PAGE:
BMC Gastroenterology  2012;12:164.
Background
There is increasing interest in balanced propofol sedation (BPS) titrated to moderate sedation (conscious sedation) for endoscopic procedures. However, few controlled studies on BPS targeted to deep sedation for diagnostic endoscopy were found. Alfentanil, a rapid and short-acting synthetic analog of fentanyl, appears to offer clinically significant advantages over fentanyl during outpatient anesthesia.
It is reasonable to hypothesize that low dose of alfentanil used in BPS might also result in more rapid recovery as compared with fentanyl.
Methods
A prospective, randomized and double-blinded clinical trial of alfentanil, midazolam and propofol versus fentanyl, midazolam and propofol in 272 outpatients undergoing diagnostic esophagogastroduodenal endoscopy (EGD) and colonoscopy for health examination were enrolled. Randomization was achieved by using the computer-generated random sequence. Each combination regimen was titrated to deep sedation. The recovery time, patient satisfaction, safety and the efficacy and cost benefit between groups were compared.
Results
260 participants were analyzed, 129 in alfentanil group and 131 in fentanyl group. There is no significant difference in sex, age, body weight, BMI and ASA distribution between two groups. Also, there is no significant difference in recovery time, satisfaction score from patients, propofol consumption, awake time from sedation, and sedation-related cardiopulmonary complications between two groups. Though deep sedation was targeted, all cardiopulmonary complications were minor and transient (10.8%, 28/260). No serious adverse events including the use of flumazenil, assisted ventilation, permanent injury or death, and temporary or permanent interruption of procedure were found in both groups. However, fentanyl is New Taiwan Dollar (NT$) 103 (approximate US$ 4) cheaper than alfentanil, leading to a significant difference in total cost between two groups.
Conclusions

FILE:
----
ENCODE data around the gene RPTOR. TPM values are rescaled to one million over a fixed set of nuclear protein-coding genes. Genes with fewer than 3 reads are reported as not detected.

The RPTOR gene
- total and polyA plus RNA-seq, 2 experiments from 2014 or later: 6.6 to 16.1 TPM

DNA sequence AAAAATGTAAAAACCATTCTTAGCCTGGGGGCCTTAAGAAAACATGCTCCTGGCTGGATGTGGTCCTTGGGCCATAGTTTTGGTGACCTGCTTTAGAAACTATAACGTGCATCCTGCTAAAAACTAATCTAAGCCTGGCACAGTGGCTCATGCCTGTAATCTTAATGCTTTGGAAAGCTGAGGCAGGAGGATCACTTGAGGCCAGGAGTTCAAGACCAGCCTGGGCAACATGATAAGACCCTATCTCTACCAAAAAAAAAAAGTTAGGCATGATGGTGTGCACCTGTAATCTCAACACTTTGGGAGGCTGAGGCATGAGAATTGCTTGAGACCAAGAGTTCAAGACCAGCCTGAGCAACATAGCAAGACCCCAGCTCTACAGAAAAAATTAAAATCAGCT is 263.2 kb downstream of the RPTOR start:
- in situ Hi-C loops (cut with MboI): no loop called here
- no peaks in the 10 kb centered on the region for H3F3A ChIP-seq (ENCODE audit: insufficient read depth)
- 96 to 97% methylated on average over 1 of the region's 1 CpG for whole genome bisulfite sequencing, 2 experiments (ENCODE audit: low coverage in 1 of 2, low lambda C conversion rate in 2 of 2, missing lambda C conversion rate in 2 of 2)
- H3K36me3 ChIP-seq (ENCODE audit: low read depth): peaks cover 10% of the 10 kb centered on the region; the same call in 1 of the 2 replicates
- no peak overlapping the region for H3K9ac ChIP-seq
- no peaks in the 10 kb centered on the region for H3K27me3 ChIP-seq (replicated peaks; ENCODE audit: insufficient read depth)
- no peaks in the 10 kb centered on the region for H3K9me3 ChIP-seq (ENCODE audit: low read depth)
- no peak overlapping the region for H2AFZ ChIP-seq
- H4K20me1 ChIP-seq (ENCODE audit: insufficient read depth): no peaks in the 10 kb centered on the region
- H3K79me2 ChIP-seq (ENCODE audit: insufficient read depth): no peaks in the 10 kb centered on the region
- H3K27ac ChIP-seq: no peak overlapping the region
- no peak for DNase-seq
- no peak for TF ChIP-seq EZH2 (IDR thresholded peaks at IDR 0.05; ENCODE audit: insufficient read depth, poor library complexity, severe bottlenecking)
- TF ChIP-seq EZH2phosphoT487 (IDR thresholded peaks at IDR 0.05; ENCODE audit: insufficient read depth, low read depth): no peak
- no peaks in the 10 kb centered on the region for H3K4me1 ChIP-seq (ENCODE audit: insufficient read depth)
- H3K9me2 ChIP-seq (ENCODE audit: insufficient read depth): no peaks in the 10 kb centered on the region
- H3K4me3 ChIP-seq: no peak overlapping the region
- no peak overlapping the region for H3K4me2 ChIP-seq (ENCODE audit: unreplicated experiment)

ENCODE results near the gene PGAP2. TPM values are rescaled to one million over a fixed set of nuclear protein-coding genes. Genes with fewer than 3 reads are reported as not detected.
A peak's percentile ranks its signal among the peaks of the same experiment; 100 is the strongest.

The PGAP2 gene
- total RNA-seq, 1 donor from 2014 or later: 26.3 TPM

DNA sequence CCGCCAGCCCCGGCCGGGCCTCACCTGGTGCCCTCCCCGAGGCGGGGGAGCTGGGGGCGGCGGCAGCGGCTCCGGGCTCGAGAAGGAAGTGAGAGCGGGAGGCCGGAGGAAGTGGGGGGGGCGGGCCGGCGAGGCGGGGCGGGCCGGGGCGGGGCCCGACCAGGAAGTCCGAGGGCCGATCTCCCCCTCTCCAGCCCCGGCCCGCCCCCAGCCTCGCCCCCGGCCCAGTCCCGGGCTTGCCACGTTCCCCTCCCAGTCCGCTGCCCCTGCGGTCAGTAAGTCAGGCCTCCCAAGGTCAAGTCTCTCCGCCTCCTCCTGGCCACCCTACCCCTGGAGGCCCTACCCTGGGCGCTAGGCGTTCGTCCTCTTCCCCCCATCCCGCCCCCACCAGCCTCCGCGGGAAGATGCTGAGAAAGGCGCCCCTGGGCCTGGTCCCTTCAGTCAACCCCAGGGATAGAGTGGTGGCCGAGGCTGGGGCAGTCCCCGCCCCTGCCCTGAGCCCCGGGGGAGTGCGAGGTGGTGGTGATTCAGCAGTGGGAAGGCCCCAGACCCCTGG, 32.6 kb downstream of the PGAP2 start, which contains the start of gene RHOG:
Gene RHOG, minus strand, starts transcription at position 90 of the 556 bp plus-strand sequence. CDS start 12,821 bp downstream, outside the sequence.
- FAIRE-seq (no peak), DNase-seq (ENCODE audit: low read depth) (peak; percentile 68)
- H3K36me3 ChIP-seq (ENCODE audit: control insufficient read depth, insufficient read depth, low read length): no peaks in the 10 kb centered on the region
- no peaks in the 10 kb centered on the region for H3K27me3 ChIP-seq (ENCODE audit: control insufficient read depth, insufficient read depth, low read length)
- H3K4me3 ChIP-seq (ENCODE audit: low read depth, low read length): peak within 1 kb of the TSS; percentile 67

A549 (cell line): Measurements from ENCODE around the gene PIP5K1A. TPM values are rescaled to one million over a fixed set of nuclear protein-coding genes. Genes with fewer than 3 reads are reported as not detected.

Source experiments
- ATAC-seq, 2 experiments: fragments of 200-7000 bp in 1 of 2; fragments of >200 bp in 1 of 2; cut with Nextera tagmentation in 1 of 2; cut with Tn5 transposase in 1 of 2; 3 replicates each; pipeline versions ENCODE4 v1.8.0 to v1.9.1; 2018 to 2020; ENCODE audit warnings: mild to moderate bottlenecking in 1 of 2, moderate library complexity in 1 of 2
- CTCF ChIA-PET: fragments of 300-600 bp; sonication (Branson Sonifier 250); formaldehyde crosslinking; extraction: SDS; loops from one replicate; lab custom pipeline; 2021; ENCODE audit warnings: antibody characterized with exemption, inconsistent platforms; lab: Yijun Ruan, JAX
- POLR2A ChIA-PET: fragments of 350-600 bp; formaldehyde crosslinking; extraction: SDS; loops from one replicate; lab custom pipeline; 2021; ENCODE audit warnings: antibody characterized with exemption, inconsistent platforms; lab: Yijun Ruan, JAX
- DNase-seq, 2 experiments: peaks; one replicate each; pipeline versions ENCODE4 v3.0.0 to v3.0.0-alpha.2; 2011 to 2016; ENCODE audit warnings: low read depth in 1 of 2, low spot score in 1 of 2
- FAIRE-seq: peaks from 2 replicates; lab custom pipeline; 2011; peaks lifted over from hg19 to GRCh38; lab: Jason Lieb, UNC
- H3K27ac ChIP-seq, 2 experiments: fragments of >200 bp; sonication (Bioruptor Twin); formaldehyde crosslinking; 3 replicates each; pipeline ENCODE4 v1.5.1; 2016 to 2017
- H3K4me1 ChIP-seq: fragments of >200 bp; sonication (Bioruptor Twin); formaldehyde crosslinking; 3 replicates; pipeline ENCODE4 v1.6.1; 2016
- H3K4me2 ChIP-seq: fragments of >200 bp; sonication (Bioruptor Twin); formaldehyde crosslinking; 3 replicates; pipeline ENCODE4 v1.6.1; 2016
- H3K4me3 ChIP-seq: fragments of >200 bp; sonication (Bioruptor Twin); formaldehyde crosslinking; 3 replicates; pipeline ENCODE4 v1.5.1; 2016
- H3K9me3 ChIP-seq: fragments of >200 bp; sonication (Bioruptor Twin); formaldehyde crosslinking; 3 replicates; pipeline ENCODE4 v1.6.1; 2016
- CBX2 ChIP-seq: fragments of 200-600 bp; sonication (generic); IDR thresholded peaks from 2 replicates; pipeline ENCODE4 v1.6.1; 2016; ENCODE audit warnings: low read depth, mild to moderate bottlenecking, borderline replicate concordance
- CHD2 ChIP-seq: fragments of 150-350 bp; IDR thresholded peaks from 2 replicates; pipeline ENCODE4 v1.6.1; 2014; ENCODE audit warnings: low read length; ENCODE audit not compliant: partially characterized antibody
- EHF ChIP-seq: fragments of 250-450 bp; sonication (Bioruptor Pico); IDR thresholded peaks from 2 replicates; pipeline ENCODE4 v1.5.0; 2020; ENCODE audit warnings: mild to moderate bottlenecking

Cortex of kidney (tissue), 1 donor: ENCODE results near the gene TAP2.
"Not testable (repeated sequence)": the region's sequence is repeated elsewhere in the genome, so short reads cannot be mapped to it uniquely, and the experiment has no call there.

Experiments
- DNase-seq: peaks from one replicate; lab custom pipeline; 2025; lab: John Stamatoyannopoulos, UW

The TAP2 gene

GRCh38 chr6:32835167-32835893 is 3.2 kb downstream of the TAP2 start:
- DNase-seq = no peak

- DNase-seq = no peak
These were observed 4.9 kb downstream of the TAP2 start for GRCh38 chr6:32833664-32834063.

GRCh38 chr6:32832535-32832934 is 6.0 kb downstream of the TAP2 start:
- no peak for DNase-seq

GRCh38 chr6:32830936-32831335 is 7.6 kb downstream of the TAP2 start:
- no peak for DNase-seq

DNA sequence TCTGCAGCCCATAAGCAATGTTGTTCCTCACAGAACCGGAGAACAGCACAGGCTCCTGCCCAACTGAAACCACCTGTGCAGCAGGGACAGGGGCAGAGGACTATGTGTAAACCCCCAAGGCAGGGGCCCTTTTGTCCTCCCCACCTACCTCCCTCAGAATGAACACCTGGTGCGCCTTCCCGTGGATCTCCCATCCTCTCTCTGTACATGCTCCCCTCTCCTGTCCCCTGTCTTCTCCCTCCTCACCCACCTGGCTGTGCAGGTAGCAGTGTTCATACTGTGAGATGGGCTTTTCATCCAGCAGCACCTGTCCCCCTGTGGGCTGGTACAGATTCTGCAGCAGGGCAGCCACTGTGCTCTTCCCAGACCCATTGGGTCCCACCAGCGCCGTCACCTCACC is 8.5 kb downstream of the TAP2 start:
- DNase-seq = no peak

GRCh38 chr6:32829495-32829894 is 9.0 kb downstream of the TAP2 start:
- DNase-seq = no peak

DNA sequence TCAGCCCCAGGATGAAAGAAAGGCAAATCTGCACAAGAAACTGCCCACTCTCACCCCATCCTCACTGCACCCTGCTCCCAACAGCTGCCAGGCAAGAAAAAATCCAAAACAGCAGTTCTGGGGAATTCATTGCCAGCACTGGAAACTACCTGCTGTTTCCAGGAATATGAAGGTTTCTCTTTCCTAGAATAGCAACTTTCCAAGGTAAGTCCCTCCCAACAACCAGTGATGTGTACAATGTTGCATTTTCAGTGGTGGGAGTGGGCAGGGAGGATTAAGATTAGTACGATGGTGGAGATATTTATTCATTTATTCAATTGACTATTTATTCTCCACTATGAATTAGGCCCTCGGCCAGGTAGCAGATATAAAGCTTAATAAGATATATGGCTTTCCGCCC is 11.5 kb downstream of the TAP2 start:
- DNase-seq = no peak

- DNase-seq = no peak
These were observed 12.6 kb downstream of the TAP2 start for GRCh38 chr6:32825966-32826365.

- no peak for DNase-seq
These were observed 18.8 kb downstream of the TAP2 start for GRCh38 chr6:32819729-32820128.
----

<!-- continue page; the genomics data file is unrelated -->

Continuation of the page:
This randomized, double-blinded clinical trial showed that there is no significant difference in the recovery time, satisfaction score from patients, propofol consumption, awake time from sedation, and sedation-related cardiopulmonary complications between the two most common sedation regimens for EGD and colonoscopy in our hospital. However, fentanyl is NT$103 (US$ 4) cheaper than alfentanil in each case.
Trial registration
Institutional Review Board of Buddhist Tzu Chi General Hospital (IRB097-18) and Chinese Clinical Trial Registry (ChiCTR-TRC-12002575)
doi:10.1186/1471-230X-12-164
PMCID: PMC3607964  PMID: 23170921
Balanced propofol sedation; Alfentanil; Fentanyl; Deep sedation; Diagnostic endoscopy; Cost benefit
5.  Comparison of Dexmedetomidine, Propofol and Midazolam for Short-Term Sedation in Postoperatively Mechanically Ventilated Neurosurgical Patients 
Background: Effective management of analgesia and sedation in the intensive care unit depends on the needs of the patient, subjective and/or objective measurement and drug titration to achieve specific endpoints.
Aim: The present study compared the efficacy of dexmedetomidine, propofol and midazolam for sedation in neurosurgical patients for postoperative mechanical ventilation.
Materials and Methods: Ninety patients aged 20-65 years, ASA physical status I to III, undergoing neurosurgery and requiring postoperative ventilation were included. The patients were randomly divided into three groups of 30 each. Group D received dexmedetomidine 1 mcg/kg over 15 minutes as a loading dose, followed by 0.4-0.7 mcg/kg/h. Group P received propofol 1 mg/kg over 15 minutes as a loading dose, followed by 1-3 mg/kg/h. Group M received midazolam 0.04 mg/kg over 15 minutes as a loading dose, followed by 0.08 mg/kg/h.